Pakistani man kills daughter for not waking him up for Sehri meal: media

In this March 8, 2018 file photo, demonstrators hold banners and shout slogans during a rally to mark International Women's Day in Islamabad. According to Pakistan's local media, a man allegedly killed his daughter for not waking him up for sehri. The incident was a grim reminder of a Thomson Reuters Foundation poll conducted last year that found Pakistan to be the sixth most dangerous country for women. (Reuters)
Updated 16 May 2019
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Pakistani man kills daughter for not waking him up for Sehri meal: media

  • Thomson Reuters 2018 poll says Pakistan sixth most dangerous country for women
  • Human Rights Watch estimates 1,000 “honor killings” of women in Pakistan each year

ISLAMABAD: A man allegedly killed his daughter for not waking him up for sehri, a pre-dawn meal eaten before a day of fasting begins in the holy month of Ramadan, local media reported on Thursday.
Ramadan marks the month in which the Qur’an was revealed on Prophet Muhammad. Fasting, by abstaining from food and water from sunrise to sunset, is one of the five pillars of Islam, a grueling routine the devout repeat every day for a month. Fasting is meant to bring worshippers closer to God through steady remembrance, reflection and sacrifice and to challenge them to focus on good deeds and thoughts, rather than on material desires and instant gratification.
Pakistan’s Geo News channel reported that Gulzar Ahmed, a resident of Pakpattan in the central Punjab province, had shot his daughter dead because she did not wake him up in the morning for the sehri meal. The news channel reported that police had lodged a case against Ahmed on the complaint of the girl’s uncle Mukhtar Ahmed and an investigation was ongoing.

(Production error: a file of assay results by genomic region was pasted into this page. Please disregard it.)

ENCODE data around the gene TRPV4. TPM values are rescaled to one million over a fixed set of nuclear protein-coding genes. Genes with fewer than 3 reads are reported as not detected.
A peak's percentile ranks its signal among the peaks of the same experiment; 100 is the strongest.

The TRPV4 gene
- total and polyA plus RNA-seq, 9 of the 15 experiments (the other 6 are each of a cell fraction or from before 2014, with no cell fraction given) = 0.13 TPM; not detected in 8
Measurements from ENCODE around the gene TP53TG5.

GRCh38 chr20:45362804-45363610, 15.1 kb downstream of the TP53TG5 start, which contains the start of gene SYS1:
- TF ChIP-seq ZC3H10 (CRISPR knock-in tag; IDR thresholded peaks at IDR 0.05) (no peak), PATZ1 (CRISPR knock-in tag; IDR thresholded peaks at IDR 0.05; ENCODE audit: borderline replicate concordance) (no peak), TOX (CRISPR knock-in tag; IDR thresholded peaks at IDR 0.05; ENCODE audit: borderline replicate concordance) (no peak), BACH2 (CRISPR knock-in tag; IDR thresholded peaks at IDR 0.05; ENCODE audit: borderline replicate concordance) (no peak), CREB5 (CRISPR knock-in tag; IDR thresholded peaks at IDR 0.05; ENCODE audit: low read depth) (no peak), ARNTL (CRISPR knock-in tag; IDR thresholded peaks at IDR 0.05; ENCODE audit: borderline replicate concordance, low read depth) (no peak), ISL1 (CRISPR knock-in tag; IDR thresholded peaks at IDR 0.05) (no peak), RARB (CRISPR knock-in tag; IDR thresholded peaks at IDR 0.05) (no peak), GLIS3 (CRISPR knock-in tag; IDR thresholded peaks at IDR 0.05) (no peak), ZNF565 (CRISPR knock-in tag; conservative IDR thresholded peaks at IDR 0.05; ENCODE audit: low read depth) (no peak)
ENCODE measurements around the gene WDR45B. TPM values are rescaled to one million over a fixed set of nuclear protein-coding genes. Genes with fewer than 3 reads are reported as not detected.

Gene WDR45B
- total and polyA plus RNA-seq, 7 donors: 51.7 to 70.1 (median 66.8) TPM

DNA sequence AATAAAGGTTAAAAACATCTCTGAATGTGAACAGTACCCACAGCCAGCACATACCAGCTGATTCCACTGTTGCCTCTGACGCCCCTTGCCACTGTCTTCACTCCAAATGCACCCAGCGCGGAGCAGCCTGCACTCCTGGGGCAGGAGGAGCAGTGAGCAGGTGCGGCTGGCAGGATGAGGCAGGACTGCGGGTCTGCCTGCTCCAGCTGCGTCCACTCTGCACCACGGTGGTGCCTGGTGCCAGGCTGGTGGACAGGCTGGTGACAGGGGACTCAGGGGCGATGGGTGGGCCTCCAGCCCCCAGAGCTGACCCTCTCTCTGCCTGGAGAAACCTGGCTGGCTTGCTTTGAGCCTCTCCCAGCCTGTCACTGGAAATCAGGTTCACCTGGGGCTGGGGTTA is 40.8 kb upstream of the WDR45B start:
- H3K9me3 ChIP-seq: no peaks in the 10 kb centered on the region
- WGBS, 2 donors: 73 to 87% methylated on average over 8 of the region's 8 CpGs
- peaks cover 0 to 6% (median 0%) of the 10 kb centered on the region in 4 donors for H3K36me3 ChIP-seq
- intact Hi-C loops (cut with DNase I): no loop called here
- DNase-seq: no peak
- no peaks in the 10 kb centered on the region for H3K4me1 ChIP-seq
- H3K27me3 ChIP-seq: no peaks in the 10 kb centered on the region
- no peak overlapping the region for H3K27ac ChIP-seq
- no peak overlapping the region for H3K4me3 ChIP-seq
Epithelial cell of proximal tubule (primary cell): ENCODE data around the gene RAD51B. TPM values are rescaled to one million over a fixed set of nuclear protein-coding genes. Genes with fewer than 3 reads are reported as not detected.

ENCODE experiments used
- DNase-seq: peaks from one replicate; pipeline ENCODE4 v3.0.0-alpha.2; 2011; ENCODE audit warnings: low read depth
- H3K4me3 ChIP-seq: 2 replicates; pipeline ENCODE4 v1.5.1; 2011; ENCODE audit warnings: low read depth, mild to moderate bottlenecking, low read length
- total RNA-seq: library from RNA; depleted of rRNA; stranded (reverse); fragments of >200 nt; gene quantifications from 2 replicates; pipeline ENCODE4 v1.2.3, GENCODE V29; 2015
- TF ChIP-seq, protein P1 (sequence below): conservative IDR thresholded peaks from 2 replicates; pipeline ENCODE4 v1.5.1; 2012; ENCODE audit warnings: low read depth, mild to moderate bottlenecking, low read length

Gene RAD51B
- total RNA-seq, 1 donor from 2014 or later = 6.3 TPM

Ahmed was reportedly at large and police had launched a search to arrest him.
In 2013, Pakistan’s Dawn newspaper reported that a man shot his sister in the head in Rawalpindi for not serving him the sehri meal on time.
On July 18, 2013, Shabana Parveen, 23, was visiting her parents’ home from the home of her husband for a few days when she was killed by her brother who was angered that she had not prepared the sehri meal on time.
A Thomson Reuters Foundation poll found Pakistan to be the sixth most dangerous country for women in 2018. A Human Rights Watch report last year estimated that 1,000 “honor killings” — the practice of relatives murdering girls or women because they think the victim has brought shame or dishonor on the family — take place in Pakistan each year.


British Airways to resume Pakistan flights next week after a decade

Updated 23 May 2019
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British Airways to resume Pakistan flights next week after a decade

  • BA halted service to Pakistan in the wake of the 2008 Marriott Hotel bombing in Islamabad
  • BA will begin the London Heathrow-Islamabad service with the Boeing 787 Dreamliner

ISLAMABAD: British Airways will resume flights to Pakistan next week a decade after it suspended operations following a major hotel bombing, becoming the first Western airline to restart flights to the South Asian country.

BA halted service to Pakistan in the wake of the 2008 Marriott Hotel bombing in the capital Islamabad that took place during a period of devastating Islamist militant violence in Pakistan.

Security has since improved, with militant attacks sharply down in the mainly Muslim country of 208 million people, reviving Pakistan as a destination for tourist and investors.

“The final touches are coming together for the airline’s return ahead of the first flight on Sunday June 2,” British Airways said in a statement. It will launch a three-per-week service to London Heathrow, it said.

“We’re on board,” Pakistani Civil Aviation spokeswoman Farah Hussain said about the flights resumption.

BA, which is owned by Spanish-registered IAG, will begin the London Heathrow-Islamabad service with the airline’s newest long-haul aircraft, the Boeing 787 Dreamliner.

At present, only loss-making national carrier Pakistan International Airlines (PIA) flies directly from Pakistan to Britain, but its ageing fleet of planes is a frequent source of complaints by passengers.

Middle Eastern carriers Qatar Airways, Etihad Airways and Emirates have a strong presence in Pakistan and have been eating into PIA’s dwindling market share. Turkish Airlines also lays on a regular service to Pakistan.

Islamabad has been running international advertising campaigns to rejuvenate its tourism sector, which was wiped out by Islamist violence that destabilised the country following the Sept. 11, 2001 attacks in the United States and the U.S.-led war in Afghanistan.

“We hope customers in both the UK and Pakistan will enjoy the classically British service we offer, with thoughtful bespoke touches,” Andrew Brem, Chief Commercial Officer at British Airways, said in BA’s statement.

BA said there will be a halal meal option in every cabin and the airline would also ensure sauces in every meal do not contain alcohol or pork.